The FISH! Philosophy and Play: Learning from Children
Of the four FISH! Philosophy practices, people tell us Play is the most difficult to understand. To help, we decided to go to the experts: Kids.
Play is essential for child development. Through play, children take charge of their lives. They create rules. They test new ideas. They work together. Because their playmates can quit the game at any time, children learn to be sensitive to the needs and feelings of others.
These skills are important predictors of academic success. They also improve problem solving, creativity and emotional intelligence—critical job requirements for the 21st century.
The need for Play doesn’t go away with age. When humans can’t play—and this is true of most animals—they become anxious and withdrawn. It’s not just missing fun. It’s losing the space to experience some freedom and control. That’s why play expert Stuart Brown says, “The opposite of play is not work. It’s depression.”
Here are four ways to bring more Play and learning into your life, based on lessons from childhood:
1. Embrace Your Capabilities
Many people believe the ability to learn is fixed early in life. While most “wiring” happens in the first few years of life, the brain still retains an amazing capacity to build new neural pathways at any age. This is called neuroplasticity.
A study found when students were taught their brains are capable of constantly changing and growing—no matter what their present abilities—their morale, confidence and grades improved significantly.
Instead of telling students, “You are so smart!”, experts say it’s more effective to say, “You worked really hard!” This encourages persistence.
Too often as adults, we stop playing with new ideas. When that happens, our brains simply strengthen existing neural pathways (reinforcing our belief we can’t learn anything else). Why not have some fun and apply your neuroplasticity to new skills? It starts with believing you can do it.
2. Find the Right Motivation
When you try something new, your brain records the neuron change. If it decides the experience is interesting or important, it makes the change permanent.
Children put a lot of work into play and their enthusiasm boosts their learning. The excitement of the activity is its own reward.
Adults usually take a different approach. To motivate people to perform better, they offer material rewards. That works—but only to a point.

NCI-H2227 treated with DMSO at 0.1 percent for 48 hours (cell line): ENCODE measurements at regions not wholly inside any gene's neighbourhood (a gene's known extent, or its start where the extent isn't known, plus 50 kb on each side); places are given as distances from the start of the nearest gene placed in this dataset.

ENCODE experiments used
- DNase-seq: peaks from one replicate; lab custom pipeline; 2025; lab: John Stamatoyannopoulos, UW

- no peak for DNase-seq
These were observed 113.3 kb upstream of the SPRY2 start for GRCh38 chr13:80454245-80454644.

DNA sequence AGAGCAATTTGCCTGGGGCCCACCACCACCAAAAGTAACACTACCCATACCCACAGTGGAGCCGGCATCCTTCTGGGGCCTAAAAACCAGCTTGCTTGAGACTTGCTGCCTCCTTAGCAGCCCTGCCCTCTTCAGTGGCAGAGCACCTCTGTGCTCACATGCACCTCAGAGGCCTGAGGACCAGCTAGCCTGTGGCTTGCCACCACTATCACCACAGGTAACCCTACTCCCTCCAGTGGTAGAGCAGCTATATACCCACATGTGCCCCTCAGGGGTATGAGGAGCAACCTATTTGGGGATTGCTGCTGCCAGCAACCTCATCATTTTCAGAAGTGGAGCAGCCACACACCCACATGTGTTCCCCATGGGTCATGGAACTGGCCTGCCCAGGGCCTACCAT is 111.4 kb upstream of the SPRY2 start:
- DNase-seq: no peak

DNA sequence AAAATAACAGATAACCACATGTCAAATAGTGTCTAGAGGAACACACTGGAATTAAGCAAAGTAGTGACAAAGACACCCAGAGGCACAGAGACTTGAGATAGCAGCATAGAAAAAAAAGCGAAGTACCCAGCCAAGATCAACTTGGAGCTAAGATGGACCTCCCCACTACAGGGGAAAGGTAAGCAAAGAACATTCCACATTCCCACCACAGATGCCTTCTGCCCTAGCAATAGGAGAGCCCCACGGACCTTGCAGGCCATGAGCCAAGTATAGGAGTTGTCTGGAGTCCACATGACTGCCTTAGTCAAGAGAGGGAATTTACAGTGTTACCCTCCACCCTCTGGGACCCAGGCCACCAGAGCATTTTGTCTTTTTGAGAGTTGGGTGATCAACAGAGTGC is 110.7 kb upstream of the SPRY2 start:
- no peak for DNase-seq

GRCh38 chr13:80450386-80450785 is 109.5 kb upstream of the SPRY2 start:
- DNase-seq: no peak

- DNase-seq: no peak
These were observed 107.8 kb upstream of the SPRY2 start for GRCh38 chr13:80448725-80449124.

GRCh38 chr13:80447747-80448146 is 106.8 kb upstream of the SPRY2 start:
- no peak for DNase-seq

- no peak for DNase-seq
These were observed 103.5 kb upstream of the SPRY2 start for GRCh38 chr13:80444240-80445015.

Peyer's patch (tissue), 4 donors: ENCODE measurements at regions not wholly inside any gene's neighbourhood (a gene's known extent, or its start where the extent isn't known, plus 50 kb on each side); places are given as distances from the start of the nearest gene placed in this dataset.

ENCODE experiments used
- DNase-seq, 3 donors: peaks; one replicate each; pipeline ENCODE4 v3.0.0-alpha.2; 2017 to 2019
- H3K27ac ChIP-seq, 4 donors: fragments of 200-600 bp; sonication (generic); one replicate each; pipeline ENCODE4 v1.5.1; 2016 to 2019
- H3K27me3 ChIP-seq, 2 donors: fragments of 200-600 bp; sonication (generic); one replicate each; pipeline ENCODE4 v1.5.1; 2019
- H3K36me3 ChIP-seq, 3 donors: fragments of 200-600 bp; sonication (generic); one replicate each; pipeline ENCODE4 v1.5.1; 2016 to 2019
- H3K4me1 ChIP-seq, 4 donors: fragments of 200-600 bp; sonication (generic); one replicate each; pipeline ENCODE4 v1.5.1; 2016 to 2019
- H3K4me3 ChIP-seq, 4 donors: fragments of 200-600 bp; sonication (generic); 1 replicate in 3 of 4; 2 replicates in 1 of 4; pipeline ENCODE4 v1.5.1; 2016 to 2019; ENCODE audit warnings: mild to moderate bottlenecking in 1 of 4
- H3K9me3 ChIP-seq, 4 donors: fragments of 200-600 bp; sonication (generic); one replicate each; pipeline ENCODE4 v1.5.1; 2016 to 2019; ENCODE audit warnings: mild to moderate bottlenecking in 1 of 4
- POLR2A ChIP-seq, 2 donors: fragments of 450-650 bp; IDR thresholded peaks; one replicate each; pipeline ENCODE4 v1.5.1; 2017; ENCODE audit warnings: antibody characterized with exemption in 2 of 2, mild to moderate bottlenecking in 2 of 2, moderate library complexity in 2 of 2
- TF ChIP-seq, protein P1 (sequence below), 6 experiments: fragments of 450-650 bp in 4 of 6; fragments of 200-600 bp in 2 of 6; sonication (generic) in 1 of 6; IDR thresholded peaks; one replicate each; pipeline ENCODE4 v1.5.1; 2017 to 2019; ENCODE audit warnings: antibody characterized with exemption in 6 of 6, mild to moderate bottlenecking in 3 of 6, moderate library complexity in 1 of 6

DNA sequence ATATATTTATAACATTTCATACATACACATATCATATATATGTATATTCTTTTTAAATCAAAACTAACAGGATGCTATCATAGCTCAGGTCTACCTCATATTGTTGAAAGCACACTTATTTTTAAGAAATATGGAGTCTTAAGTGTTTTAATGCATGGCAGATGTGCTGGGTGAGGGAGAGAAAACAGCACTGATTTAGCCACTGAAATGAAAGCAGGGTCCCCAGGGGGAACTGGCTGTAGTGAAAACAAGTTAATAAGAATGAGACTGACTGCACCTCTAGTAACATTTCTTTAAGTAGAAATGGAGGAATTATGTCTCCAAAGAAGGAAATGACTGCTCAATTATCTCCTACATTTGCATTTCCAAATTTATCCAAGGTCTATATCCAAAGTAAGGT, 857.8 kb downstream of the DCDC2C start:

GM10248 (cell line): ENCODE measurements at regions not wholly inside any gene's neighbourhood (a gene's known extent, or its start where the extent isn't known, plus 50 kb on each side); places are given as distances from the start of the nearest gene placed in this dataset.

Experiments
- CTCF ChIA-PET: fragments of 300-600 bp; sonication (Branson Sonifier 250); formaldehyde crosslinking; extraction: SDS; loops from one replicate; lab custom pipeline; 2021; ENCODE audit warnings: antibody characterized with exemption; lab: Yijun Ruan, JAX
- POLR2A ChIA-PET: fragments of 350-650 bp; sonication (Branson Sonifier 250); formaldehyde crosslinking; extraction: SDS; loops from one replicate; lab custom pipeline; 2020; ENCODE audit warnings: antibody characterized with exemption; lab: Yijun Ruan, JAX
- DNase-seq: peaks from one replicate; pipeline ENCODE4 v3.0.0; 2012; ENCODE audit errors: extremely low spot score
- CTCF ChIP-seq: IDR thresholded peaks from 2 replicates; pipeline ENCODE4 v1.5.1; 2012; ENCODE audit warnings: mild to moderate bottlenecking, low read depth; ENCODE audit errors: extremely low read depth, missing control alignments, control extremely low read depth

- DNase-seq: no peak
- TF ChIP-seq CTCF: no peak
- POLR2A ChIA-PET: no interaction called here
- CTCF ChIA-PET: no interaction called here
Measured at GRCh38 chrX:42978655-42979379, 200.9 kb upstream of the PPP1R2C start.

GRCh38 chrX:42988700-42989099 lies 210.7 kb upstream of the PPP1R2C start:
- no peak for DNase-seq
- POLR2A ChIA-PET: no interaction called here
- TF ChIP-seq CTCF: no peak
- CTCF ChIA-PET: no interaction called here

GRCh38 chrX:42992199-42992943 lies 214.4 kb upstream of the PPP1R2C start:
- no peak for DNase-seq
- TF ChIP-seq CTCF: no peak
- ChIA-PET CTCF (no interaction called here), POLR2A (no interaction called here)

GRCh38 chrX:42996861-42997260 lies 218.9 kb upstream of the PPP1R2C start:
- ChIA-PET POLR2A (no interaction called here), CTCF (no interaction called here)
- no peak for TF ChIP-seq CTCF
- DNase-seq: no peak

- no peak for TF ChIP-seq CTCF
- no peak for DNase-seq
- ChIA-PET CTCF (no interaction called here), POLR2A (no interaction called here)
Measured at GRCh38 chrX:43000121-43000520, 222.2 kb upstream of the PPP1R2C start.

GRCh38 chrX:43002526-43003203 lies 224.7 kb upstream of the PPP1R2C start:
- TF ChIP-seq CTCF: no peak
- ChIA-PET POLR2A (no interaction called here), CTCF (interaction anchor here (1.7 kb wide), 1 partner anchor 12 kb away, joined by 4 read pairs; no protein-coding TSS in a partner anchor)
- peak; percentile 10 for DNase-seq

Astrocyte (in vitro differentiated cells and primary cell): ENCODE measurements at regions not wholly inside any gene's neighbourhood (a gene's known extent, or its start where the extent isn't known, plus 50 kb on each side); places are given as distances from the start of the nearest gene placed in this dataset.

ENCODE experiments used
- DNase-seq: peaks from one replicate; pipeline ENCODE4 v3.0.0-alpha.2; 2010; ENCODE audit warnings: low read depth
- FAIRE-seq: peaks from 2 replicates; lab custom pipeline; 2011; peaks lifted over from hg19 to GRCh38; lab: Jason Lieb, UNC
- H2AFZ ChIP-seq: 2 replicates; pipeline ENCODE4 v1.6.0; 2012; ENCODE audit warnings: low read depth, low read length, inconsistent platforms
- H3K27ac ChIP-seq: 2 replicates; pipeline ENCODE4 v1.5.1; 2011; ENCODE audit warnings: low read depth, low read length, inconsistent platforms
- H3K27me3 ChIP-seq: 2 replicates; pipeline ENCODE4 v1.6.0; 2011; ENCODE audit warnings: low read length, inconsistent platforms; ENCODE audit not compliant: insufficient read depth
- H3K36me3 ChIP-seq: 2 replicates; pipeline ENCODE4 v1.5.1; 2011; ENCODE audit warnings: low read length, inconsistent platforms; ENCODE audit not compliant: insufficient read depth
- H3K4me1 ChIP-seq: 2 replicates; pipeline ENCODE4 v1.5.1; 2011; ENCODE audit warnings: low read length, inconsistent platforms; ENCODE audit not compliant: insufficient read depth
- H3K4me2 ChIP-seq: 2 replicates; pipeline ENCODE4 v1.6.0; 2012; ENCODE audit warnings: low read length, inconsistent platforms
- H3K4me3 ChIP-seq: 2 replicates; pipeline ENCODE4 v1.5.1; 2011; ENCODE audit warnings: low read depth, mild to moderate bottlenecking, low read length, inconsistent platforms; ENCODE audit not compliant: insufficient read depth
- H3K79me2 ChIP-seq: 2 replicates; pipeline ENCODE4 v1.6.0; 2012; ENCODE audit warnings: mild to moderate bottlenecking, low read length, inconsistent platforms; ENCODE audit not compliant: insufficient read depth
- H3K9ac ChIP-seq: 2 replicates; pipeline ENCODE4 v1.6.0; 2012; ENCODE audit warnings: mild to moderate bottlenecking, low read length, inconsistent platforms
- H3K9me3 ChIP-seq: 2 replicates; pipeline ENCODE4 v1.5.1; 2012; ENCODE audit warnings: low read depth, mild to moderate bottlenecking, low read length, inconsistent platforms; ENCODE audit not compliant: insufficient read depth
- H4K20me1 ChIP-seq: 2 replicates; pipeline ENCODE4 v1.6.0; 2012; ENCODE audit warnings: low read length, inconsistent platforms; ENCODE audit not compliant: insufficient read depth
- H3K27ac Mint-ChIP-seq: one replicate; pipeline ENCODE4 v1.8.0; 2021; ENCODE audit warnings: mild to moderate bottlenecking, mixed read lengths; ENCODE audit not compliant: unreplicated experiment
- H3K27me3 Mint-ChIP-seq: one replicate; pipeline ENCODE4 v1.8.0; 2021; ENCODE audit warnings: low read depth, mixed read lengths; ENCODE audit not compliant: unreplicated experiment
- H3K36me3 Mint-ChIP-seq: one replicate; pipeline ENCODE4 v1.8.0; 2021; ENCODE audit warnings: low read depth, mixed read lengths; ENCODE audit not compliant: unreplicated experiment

Researchers offered a group of college students several levels of rewards for performing a series of tasks. When the task involved a motor skill or narrow focus, the higher the reward, the better the performance. But for tasks involving creativity, the larger the reward offered, the poorer the results.
Organizations are increasingly asking people to expand their thinking, not narrow it. According to Daniel Pink, a behavioral science author, the best way to encourage this is with internal motivators, such as autonomy and the chance to master new skills.
More and more organizations offer employees regular time to work on projects of their own choosing. This has led to solutions—such as software fixes and improved processes—that would not have been developed within the mental confines of their usual duties.
Ever watch a child stacking blocks? If it falls over, they try again, gradually learning to balance with ease.
Play teaches kids not to give up. So why are adults so averse to failure? To keep pace with a world that is changing all the time, you must experiment. And experiments by their nature have an uncertain outcome.
Take calculated risks. Limit experiments to small projects. Develop ideas quickly, assess the results, toss what doesn’t work and keep polishing. The faster you fail, the faster you learn.
People learn more quickly when they are empowered to make more decisions on their own, especially in situations not anticipated by procedures. Make sure everyone understands the principles that fulfill your values and goals, then free them to put those principles into action. People will be more engaged and committed.
4. Don’t Force It
Experts define childhood play as an activity that is self-directed and voluntary. As soon as it feels like something you have to do (like when parents start supervising), enthusiasm wanes and neural pathways are less likely to activate.
It’s the same with adults. Play isn’t an expectation or obligation that has to lead to a prescribed result. People must be free to play in their own way.
When planning group activities, let people know it’s an invitation. Give them the chance to have fun together without pressure. Play builds camaraderie, which can grow into trust—and trust is key to great teams.